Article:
The FMS without Anne van der Meer is something many could hardly imagine, yet here it is. After working at the FMS for more than 10 years, Anne is leaving to join Milieudefensie. Many Africa Days, various positions and two major investigations (this page and this page to read) have passed in all these years. Anne talks about her experiences in this interview.
Describe the FMS in three words
Passionate, young, driven
How did you ever join the FMS?
"In 2013, I was writing my thesis on the impact of biofuels on the global south and then I happened to come across a Fair Politics publication by the then Evert Vermeer foundation. On that website, I saw that they were still looking for interns. That seemed like a lot of fun and it tied in with what I was already doing so I tried that then. On the day the FMS was set up, I had my job interview. And a little later I was able to start and didn't leave. My thesis finished but quite a bit later than planned (and on a different topic).''
What are you most proud of when you think back on all your work at the FMS?
"Hmm... I've done so many different things. But then I think my first research on migration. That one actually came too soon. The study was launched in February 2020 and three weeks later the country went on lockdown because of corona. As a result, nobody was talking about migration anymore and we didn't really have a chance to highlight it properly. But if you look at how migration is being talked about now, it fits well with our recommendations from the study. Then you can see that the research has been very relevant."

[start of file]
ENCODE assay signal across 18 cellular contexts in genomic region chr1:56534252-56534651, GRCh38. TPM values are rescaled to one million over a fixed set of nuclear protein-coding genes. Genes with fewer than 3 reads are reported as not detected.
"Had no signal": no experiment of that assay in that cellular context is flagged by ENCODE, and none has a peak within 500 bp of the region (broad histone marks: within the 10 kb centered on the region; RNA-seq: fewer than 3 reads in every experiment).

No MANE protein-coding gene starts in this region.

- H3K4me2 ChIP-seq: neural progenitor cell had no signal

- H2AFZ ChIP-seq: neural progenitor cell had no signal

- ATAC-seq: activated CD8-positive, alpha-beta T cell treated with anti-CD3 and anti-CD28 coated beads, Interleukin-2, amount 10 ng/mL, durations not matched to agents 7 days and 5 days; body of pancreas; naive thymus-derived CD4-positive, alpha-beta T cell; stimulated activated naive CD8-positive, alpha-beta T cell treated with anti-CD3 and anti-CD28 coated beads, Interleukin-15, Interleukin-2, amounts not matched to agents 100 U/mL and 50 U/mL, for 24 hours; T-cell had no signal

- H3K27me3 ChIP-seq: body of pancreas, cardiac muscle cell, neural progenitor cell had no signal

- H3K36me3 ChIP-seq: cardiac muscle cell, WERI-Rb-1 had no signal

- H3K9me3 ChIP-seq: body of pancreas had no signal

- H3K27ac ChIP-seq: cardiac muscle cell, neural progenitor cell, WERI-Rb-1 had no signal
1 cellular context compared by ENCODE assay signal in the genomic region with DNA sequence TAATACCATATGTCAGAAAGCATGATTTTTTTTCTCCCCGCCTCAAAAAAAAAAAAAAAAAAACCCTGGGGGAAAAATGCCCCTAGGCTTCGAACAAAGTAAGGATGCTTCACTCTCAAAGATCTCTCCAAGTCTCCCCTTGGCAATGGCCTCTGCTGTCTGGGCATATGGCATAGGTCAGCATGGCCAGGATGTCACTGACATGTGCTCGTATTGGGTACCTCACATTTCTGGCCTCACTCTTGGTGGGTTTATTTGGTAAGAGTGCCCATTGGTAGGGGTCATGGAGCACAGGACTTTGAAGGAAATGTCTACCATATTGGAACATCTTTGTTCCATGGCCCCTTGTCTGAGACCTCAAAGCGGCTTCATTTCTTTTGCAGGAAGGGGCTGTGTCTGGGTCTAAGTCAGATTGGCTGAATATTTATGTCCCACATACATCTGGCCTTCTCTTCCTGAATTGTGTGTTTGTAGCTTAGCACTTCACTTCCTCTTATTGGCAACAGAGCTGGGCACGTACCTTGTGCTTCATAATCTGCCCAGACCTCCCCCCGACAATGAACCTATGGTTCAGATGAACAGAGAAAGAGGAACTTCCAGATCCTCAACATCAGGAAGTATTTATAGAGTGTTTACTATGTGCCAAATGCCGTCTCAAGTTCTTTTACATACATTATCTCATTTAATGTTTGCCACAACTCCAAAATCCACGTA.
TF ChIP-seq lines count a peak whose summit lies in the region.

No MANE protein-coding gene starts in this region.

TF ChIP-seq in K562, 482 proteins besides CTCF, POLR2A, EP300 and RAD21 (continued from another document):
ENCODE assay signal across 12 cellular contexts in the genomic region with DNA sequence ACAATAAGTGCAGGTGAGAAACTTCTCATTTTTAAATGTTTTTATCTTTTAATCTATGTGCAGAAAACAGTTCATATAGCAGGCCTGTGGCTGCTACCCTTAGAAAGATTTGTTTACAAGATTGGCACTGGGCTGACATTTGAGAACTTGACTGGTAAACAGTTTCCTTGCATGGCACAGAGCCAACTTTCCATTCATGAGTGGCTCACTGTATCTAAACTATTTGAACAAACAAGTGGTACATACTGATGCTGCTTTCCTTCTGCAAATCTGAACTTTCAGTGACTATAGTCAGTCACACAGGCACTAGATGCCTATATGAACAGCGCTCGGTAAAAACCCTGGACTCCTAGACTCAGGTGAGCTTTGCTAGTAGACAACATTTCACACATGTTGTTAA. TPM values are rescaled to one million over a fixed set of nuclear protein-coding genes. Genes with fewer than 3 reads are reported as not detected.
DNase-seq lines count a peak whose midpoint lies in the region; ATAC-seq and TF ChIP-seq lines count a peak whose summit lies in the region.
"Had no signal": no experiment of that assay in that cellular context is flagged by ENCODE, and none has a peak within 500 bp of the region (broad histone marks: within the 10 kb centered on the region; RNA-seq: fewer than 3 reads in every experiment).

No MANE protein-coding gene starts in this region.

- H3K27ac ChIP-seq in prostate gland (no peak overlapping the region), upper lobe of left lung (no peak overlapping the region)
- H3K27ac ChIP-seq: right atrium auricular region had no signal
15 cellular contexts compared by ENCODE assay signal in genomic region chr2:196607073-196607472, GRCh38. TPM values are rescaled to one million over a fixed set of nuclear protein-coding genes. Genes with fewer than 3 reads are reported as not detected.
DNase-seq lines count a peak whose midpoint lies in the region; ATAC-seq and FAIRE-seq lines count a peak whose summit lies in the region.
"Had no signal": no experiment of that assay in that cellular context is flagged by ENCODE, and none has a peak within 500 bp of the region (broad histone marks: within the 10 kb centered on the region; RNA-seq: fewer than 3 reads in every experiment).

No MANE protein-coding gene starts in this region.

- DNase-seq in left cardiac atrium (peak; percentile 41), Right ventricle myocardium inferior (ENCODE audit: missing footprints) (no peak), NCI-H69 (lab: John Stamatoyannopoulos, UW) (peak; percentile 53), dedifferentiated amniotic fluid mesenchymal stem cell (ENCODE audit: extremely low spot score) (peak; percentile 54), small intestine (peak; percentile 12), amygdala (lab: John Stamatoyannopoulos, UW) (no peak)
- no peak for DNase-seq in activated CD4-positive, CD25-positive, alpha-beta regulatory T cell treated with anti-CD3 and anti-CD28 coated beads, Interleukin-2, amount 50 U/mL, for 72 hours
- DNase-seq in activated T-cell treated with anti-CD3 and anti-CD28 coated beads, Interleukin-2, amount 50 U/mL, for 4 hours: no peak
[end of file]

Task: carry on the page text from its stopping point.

"Our study on migration actually came too soon"
What made work so enjoyable for you all these years?
"The variety and the politics. In a political environment, there are days when you want to work on something, but suddenly something comes up that throws your whole schedule upside down. I really like that unexpectedness in the days. Besides, you have a lot of variety in the themes you work on and you get the freedom to choose what you focus on. Sometimes you go along with the issues of the day, while on other days you have more time to explore something in more depth. I really enjoy that."
What will you miss most about the FMS
"I think the atmosphere. Having lunch together and having drinks together. The contact with the Labour Party, and sometimes the nagging at the party. On the one hand being happy how close we are to the party, but on the other hand being very happy that there is enough distance to withdraw from it sometimes. But most of all I'm just going to miss the people, both within the FMS and at the party office."
What is the biggest lesson you have learnt in your 10 years at the FMS
"What has stayed with me most is one of the Africa days, I believe my last one. In that last week, you are only concerned with details. On Friday at the end of the day, I really thought 'I don't know any more' because there were so many loose ends, but I didn't have the time to bother with that anymore. I had a bit of a stomach ache the next morning thinking about all those loose ends, because what if it all went wrong. At the end of the day, our director Arjen came to me and said, "Well, it went so well, I don't think there were any loose ends at all". From that, I learned that it is important to have the right people around you. If you can rely on that, everything often works out and you don't need to have everything worked out perfectly in detail."